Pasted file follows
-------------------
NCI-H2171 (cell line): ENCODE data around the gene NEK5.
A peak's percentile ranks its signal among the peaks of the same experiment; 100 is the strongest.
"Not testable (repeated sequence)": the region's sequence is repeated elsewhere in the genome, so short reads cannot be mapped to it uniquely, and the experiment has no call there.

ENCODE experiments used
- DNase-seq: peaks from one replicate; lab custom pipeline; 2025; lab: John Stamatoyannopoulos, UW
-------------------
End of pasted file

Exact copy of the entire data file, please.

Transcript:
NCI-H2171 (cell line): ENCODE data around the gene NEK5.
A peak's percentile ranks its signal among the peaks of the same experiment; 100 is the strongest.
"Not testable (repeated sequence)": the region's sequence is repeated elsewhere in the genome, so short reads cannot be mapped to it uniquely, and the experiment has no call there.

ENCODE experiments used
- DNase-seq: peaks from one replicate; lab custom pipeline; 2025; lab: John Stamatoyannopoulos, UW